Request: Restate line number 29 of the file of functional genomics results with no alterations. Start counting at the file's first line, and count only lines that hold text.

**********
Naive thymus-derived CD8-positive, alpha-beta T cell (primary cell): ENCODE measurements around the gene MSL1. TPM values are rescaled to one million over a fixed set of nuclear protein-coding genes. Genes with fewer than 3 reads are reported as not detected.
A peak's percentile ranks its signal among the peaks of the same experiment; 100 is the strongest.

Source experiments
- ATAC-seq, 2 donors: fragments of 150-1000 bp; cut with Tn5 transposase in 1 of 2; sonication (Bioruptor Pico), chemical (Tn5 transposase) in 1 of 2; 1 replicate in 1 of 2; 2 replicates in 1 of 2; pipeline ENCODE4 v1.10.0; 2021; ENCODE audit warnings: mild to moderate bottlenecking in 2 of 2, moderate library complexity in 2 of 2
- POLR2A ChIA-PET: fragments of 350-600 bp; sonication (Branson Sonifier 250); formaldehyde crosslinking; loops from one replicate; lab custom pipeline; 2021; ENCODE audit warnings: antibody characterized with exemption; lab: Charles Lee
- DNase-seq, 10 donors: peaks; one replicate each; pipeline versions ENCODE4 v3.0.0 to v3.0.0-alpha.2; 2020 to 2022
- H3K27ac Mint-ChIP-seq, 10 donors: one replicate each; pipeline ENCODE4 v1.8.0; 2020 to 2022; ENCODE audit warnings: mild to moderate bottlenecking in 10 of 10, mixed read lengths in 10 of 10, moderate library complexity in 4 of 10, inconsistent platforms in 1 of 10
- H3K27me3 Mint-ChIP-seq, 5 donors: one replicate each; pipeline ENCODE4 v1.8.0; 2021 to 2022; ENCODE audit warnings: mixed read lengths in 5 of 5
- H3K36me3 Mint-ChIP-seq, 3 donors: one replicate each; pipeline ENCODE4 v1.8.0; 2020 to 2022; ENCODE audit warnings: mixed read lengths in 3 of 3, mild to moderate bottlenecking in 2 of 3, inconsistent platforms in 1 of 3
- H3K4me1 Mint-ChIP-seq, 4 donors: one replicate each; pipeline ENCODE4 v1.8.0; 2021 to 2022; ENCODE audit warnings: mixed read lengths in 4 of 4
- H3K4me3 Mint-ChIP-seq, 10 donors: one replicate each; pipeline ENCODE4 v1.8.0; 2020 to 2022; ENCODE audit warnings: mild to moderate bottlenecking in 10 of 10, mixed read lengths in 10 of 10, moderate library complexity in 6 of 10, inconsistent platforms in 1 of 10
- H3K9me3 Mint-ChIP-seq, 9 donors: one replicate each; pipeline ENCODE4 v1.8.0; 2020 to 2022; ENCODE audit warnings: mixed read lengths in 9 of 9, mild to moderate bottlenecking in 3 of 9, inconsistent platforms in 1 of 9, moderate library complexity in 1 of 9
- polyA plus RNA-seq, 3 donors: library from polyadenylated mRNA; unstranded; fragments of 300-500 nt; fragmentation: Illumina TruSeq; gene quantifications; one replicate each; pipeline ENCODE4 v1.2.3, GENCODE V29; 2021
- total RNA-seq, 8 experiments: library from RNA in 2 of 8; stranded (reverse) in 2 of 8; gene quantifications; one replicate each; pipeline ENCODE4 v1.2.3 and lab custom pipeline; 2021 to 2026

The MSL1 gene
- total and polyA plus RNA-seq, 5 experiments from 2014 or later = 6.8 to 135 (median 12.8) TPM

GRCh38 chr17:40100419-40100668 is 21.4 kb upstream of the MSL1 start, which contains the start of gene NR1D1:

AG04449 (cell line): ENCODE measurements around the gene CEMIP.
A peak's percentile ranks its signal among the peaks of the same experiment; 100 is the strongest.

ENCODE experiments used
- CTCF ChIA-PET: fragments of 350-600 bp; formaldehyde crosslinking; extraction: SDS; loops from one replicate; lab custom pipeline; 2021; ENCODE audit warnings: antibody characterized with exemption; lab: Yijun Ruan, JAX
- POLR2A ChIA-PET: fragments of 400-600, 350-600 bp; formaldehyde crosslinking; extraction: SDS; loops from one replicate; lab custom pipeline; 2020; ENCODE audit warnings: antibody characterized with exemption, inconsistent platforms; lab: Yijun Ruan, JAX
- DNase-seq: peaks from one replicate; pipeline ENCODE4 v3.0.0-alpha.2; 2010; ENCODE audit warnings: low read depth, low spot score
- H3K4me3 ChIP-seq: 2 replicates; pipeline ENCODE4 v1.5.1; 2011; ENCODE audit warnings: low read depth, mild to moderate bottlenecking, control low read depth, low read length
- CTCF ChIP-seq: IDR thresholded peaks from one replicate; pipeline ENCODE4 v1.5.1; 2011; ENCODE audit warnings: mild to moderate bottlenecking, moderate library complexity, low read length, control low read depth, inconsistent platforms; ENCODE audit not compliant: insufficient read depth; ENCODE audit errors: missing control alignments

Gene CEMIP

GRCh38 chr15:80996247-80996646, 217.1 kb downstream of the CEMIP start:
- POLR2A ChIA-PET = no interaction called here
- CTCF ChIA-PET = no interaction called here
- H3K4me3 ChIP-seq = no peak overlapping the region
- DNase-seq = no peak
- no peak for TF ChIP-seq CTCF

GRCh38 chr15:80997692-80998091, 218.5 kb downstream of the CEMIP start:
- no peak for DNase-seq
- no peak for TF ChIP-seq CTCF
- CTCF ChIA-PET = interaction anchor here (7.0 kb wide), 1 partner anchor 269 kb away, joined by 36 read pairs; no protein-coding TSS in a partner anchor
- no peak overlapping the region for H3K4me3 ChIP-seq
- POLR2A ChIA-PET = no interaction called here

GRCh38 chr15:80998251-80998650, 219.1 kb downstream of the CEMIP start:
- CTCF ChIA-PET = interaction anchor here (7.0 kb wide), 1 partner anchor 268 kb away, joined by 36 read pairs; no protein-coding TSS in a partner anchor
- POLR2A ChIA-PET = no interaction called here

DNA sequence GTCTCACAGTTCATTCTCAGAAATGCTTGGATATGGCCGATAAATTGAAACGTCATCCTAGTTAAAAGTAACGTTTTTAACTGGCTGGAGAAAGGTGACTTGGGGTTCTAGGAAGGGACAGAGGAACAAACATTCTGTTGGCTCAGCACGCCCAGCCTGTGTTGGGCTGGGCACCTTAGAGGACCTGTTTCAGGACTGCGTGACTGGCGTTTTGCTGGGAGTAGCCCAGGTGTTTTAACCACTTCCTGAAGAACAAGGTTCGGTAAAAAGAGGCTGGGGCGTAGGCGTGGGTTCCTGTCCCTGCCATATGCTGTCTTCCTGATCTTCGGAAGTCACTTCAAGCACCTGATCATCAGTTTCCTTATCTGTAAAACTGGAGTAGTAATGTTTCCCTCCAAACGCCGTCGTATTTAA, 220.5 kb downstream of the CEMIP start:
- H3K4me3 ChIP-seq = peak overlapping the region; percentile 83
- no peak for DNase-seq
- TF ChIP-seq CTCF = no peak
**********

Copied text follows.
- CTCF ChIA-PET = no interaction called here